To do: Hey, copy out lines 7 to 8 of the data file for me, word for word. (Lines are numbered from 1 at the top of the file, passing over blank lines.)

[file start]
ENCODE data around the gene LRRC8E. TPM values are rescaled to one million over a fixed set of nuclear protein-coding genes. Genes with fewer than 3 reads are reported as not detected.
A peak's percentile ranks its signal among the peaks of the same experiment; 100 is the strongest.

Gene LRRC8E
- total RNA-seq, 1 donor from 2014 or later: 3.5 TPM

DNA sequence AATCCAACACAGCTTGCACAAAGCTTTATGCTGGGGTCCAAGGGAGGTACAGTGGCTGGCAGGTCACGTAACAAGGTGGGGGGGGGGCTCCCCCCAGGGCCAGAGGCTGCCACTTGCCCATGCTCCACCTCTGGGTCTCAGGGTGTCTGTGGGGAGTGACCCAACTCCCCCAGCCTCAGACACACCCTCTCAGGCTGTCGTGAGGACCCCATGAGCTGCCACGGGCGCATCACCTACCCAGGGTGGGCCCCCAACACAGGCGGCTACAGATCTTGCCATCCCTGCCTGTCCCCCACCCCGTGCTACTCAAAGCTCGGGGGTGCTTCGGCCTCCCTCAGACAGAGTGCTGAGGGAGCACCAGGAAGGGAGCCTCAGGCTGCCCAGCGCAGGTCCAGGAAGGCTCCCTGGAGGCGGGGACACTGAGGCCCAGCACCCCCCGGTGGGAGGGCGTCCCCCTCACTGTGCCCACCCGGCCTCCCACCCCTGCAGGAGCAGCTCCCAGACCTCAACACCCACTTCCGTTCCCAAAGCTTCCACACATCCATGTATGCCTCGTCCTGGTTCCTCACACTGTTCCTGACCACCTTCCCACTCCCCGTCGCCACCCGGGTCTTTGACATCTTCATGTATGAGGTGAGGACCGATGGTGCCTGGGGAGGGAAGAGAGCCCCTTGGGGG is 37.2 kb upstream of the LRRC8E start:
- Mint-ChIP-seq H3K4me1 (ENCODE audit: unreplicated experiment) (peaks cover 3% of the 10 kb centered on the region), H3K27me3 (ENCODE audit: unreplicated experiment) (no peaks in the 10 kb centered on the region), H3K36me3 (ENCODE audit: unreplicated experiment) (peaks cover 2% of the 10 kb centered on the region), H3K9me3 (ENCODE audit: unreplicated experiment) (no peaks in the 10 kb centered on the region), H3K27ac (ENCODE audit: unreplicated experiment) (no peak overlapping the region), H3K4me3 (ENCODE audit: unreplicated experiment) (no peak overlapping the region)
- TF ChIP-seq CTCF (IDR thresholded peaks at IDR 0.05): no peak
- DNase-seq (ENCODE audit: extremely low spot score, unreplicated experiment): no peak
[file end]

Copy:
- TF ChIP-seq CTCF (IDR thresholded peaks at IDR 0.05): no peak
- DNase-seq (ENCODE audit: extremely low spot score, unreplicated experiment): no peak